Speaker Paul D. Ryan announced Wednesday that House Republicans will roll out the six policy papers that make up their “Confident America” agenda one at a time throughout June, starting with ideas to combat poverty.
“What you will see with these [releases] are detailed policy papers,” the Wisconsin Republican said. “We’re not talking about principles here. This is substance. It’s going to be a clear explanation of the policy changes that are needed in these areas.”
Some of the six task forces — focused on poverty, taxes, healthcare, national security, regulations and constitutional authority — may choose to release legislative text this year, Ryan said.
“I don’t rule out votes on some of these plans, but that’s really not the goal,” he said. “We know that this president won’t sign them. This an agenda for the next president.”
The agenda will be dead on arrival if Hillary Clinton, the Democratic front-runner is elected the next president, Ryan acknowledged, saying, “I don’t think Hillary Clinton is going to agree with a lot of these things.”
However, it’s also unclear if presumptive Republican nominee Donald Trump will fully embrace the ideas. “He is familiar with what we’re doing,” Ryan said.
Trump had previously said he was “not ready” to support Ryan’s agenda, effectively mocking the speaker after Ryan said he was “not ready” to support Trump. And after their first sit down two weeks ago , neither Trump nor Ryan was ready to revise those positions despite a joint statement they issued citing movement in a “positive direction.” Ryan’s comments on Wednesday were similar.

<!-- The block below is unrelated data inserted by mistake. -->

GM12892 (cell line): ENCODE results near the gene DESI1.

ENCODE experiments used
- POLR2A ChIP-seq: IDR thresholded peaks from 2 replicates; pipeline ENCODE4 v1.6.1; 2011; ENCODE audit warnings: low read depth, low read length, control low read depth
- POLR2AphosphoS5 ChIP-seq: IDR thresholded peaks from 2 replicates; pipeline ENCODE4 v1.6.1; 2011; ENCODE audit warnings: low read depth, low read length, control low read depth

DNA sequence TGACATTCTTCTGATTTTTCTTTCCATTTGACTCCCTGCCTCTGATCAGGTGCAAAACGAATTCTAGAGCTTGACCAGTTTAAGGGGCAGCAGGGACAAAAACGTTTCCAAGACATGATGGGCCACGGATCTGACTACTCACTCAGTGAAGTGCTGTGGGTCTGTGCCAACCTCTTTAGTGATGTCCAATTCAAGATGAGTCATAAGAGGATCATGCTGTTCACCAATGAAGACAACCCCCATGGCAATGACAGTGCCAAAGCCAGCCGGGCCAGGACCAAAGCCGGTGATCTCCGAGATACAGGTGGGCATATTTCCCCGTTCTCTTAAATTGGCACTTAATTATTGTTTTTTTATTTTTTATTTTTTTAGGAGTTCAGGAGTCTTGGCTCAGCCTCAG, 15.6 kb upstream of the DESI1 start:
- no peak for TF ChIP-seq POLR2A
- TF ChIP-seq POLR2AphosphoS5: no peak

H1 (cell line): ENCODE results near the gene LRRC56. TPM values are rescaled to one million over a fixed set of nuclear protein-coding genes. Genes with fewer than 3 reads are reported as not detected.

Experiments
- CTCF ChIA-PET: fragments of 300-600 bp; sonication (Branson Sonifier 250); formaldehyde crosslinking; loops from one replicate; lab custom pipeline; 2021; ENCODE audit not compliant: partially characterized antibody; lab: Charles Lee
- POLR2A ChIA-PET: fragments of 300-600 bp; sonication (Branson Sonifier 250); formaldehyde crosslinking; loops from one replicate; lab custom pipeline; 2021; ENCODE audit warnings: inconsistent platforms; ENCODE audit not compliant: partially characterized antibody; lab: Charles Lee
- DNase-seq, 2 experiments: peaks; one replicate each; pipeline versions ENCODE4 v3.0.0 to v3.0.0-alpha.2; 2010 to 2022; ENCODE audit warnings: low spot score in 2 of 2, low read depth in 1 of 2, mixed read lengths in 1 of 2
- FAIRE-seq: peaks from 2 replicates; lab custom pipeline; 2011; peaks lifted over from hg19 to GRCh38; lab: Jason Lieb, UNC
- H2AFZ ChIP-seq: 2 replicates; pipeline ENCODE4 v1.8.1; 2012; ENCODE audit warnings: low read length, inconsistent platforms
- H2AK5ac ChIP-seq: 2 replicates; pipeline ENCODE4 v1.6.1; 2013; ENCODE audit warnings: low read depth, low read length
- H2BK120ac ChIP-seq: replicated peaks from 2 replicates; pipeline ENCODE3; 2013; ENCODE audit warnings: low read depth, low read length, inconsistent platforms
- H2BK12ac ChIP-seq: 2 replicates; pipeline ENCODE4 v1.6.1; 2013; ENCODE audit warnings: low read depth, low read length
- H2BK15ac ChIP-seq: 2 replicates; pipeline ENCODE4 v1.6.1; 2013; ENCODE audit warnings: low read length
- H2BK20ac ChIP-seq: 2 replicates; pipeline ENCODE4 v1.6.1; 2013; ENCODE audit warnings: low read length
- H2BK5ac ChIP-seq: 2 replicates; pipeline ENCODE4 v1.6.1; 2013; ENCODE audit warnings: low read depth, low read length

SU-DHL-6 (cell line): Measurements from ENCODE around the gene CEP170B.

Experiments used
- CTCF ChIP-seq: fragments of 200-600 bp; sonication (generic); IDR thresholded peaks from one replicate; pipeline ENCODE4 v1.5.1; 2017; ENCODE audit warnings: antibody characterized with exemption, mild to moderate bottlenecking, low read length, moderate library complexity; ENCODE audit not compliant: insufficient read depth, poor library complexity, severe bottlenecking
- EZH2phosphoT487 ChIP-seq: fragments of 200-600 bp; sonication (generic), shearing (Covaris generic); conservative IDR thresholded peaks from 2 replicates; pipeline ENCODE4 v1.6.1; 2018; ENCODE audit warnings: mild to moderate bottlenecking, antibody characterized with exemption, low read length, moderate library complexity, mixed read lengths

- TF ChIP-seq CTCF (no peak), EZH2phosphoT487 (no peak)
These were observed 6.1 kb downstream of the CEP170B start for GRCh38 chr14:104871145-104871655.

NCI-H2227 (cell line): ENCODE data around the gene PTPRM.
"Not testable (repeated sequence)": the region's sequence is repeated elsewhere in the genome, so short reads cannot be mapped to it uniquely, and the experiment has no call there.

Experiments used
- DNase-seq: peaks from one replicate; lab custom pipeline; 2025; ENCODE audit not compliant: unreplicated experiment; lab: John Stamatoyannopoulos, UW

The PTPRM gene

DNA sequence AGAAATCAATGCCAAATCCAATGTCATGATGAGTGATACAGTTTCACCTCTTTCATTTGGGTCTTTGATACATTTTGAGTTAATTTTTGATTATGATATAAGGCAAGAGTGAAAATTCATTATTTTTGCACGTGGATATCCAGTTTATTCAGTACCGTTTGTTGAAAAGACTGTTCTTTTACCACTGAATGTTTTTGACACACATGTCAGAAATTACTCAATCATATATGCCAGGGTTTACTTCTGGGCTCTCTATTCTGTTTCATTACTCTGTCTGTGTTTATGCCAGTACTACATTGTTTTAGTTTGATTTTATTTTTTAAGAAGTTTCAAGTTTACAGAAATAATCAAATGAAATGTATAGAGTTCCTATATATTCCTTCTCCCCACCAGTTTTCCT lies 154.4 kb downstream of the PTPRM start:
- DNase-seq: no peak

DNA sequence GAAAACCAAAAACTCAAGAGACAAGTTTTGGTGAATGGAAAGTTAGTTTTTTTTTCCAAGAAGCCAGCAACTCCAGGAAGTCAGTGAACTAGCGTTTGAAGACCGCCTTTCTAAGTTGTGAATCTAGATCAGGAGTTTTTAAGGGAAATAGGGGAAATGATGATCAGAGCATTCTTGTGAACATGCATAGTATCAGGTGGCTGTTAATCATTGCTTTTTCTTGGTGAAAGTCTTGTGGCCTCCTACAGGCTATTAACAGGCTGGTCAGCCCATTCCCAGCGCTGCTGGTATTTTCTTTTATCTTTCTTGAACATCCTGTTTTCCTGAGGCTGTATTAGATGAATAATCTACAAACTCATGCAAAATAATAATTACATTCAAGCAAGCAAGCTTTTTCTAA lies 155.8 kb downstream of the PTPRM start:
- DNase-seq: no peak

Ryan Still Hasn’t Decided on Trump
] “Our staffs talk virtually every day,” the speaker said. “We’re having good conversations and more folks are getting with him as well – you know, other members of Congress – and that’s all what you need to do to begin to get on the same page.”
The poverty policy paper will be released the week of June 6 and the schedules for releasing the other five will be announced later. Ryan said the unveiling would be “over the course of June,” and the House is in session for three weeks that month, so the releases will likely be two per week.
Ryan declined to detail the contents of the policy papers, other than a offer a few hints: anti-poverty proposals will transition existing programs from “a work replacement system to a work encouragement system”; deficit reduction proposals will not affect seniors in or near retirement; and a healthcare overhaul will involve repealing the Affordable Care Act despite recent member proposals that wouldn’t involve full repeal.
The final papers will be presented to the full Republican Conference before their release, but the contents shouldn’t come as a surprise given that members were the ones who effectively put them together, Ryan said.
“The conference is writing them and then giving them to the public,” he said.
Ryan said the policy papers will reflect five months of work, including dozens of listening sessions, constituent town halls and task force meetings. Members were all given the opportunity to participate in any of the task forces they wanted, he said.
“This agenda is not an exhaustive list of the things that we believe in as Republicans, and it doesn’t cover every issue of public concern,” Ryan said. “But these are the big ideas that unite all Republicans and address the countries’ priorities.”